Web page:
In 1997 I started keeping a list of window specialists, so I could recommend them to my fellow contractors, customers and clients. Whenever I heard of one I'd call them to see what their work was like, and if they were saving windows I'd put them on my list. I have now talked with more than 250 window specialist all around the country. This is just a back-burner research project so I estimate that there are actually at least 10 times that many, counting everyone from the handyman in your own neighborhood, to the independent window specialist, to the "small shops" with a handful of workers, to the big window "re-manufacturers" with dozens of workers.
What's more their numbers are accelerating. I'm learning about as many new ones every week as I was learning about each month last year. Out-of-work carpenters are getting training in historic window preservation and finding work with existing specialists or starting their own companies. Ordinary remodeling companies are starting up window restoration divisions. It's amazing. More and more frequently historic window specialists are now bidding against each other to get lucrative contracts. Sometimes smaller shops are banding together to bid on larger window projects.
While many specialists are enjoying the expanding market, I'm now hearing from some that there is a certain amount of window work being done that's not up to snuff. They are redoing work that was done just a few years ago. And I see it too. I'm often called in to projects to solve window problems and train workers to bring up their skill levels. The past few years more and more specialists have been grumbling that something ought to done about it: the public needs to be made aware, the architects need to be told, the preservation trades schools need to pump out more trained workers. But what is actually happening?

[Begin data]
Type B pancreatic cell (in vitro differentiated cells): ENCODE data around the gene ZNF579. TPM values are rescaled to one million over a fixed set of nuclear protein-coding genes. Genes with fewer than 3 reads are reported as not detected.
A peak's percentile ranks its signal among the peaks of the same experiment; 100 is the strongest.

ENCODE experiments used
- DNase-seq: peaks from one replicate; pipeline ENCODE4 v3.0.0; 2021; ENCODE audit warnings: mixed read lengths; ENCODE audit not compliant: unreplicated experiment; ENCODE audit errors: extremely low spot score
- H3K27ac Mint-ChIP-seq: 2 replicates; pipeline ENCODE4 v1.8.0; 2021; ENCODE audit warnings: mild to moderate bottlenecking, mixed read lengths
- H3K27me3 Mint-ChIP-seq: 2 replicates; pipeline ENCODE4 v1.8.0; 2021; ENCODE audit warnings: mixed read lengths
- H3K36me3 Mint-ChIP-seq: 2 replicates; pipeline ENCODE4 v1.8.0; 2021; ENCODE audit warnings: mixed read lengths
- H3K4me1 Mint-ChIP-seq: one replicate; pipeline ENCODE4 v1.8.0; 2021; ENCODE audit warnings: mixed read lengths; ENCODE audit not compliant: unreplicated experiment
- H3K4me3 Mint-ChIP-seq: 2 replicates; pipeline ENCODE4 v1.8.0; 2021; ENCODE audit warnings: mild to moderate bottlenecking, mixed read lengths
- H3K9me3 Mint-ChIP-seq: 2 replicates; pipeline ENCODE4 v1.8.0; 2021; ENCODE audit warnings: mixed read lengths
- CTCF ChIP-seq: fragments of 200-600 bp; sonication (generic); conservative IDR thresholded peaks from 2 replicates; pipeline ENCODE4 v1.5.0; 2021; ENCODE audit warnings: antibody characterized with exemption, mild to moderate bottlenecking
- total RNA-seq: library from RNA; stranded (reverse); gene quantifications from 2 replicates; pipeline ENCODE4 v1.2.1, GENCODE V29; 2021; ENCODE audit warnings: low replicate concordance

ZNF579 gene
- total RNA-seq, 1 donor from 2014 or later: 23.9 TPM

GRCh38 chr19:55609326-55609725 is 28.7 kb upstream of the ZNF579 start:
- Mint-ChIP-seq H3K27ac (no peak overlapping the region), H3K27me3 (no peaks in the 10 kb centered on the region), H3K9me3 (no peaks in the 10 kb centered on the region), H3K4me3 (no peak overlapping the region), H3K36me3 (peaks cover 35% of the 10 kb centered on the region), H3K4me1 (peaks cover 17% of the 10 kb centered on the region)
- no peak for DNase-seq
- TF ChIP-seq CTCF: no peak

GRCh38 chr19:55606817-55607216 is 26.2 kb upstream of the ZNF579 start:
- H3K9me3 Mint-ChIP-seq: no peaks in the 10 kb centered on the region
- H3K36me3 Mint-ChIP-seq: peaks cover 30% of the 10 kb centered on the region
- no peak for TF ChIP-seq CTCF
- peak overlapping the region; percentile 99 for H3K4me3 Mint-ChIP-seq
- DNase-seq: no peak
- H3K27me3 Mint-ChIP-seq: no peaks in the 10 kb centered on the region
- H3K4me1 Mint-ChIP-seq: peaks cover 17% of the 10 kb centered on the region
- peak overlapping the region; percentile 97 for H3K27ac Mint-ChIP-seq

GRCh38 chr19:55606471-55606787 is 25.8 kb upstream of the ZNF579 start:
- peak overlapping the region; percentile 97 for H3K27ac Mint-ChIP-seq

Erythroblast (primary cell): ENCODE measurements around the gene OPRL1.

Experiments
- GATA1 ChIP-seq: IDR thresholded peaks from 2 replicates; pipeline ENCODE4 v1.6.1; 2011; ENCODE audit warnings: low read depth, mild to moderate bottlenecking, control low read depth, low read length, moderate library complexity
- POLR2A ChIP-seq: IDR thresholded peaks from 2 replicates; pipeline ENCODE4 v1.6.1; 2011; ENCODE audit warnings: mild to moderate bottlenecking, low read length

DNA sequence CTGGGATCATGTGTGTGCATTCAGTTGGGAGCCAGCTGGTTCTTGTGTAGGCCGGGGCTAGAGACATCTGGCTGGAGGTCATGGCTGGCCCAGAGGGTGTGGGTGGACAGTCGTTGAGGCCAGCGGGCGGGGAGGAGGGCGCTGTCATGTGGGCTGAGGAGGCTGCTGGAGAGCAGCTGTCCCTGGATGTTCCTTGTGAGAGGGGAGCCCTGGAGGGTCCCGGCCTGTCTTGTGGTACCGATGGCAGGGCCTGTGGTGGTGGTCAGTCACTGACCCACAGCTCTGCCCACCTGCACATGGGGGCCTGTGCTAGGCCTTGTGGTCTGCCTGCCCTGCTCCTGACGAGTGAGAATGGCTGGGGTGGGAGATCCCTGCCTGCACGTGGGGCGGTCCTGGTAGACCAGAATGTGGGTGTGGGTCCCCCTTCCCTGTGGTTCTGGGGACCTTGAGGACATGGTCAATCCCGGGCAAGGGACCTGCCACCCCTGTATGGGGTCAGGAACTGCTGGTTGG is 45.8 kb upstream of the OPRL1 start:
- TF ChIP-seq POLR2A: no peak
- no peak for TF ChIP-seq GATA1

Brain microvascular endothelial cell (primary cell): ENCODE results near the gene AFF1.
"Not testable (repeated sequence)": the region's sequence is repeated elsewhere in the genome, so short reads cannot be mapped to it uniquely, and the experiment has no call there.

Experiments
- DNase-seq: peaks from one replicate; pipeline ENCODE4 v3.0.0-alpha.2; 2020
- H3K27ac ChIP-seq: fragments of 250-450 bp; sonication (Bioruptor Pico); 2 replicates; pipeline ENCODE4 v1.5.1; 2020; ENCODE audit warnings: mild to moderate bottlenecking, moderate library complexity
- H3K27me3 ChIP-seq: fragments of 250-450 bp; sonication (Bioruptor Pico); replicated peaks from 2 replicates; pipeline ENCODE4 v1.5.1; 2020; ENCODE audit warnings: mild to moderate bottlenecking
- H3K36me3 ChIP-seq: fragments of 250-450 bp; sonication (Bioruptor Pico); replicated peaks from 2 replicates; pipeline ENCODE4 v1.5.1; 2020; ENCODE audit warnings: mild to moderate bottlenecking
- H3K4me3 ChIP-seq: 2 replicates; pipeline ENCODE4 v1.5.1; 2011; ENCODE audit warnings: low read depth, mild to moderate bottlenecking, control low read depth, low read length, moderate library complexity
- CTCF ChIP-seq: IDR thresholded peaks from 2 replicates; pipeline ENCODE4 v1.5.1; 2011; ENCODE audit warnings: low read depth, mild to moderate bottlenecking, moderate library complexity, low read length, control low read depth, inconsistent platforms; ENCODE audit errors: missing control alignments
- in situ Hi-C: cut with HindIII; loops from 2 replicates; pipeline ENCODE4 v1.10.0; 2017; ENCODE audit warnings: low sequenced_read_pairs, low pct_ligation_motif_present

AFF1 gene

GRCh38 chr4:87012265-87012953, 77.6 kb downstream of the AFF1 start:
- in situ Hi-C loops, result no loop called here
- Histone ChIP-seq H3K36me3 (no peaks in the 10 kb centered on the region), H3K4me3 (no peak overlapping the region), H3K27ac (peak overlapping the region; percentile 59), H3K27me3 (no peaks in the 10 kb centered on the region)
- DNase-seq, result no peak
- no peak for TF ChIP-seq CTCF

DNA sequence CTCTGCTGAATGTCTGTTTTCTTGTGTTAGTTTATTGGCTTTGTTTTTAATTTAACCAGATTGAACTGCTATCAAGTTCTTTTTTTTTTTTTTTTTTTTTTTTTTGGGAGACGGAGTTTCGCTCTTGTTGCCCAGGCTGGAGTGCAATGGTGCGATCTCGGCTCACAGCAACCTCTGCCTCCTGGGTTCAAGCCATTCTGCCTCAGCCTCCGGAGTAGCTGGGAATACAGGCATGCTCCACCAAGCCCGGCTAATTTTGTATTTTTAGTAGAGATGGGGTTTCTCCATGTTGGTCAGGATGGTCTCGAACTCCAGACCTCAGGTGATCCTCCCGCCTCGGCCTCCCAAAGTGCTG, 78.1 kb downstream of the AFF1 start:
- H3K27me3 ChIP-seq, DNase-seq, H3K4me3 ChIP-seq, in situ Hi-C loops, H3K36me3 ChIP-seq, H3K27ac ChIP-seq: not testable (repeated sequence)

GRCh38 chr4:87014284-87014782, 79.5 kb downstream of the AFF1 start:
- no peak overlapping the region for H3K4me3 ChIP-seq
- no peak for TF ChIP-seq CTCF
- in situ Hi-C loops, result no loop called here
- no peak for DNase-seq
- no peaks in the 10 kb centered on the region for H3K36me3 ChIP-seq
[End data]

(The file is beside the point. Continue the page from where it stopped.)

Two years ago there was an active discussion at my website about setting standards for this window work. That seed is growing. Late last year a handful of us got together and formed the Window Preservation Standards Collaborative (WPSC).
The WPSC now includes dozens of other window specialists from across the country. By the time you read this we will have just gotten back from our National Window Preservation Summit, where more than 40 advisers and observers have been hammering on a draft of the Standards. Why didn't we let you know about it?
It's the middle of the season and we've been busy working on windows all day, then staying up past midnight getting the WPSC organized and off the ground. But don't worry, there's a place for you. At the WSPC website you can join a cadre of 30 advisers and 100 to 200 stakeholders to help us develop the draft of the standards and even propose standards yourself.
The Preservation Trades Network and the Kentucky Heritage Council are partners in the WPSC project.
Learn more at the WPSC website and join us: http://ptnresource.org/WPSC/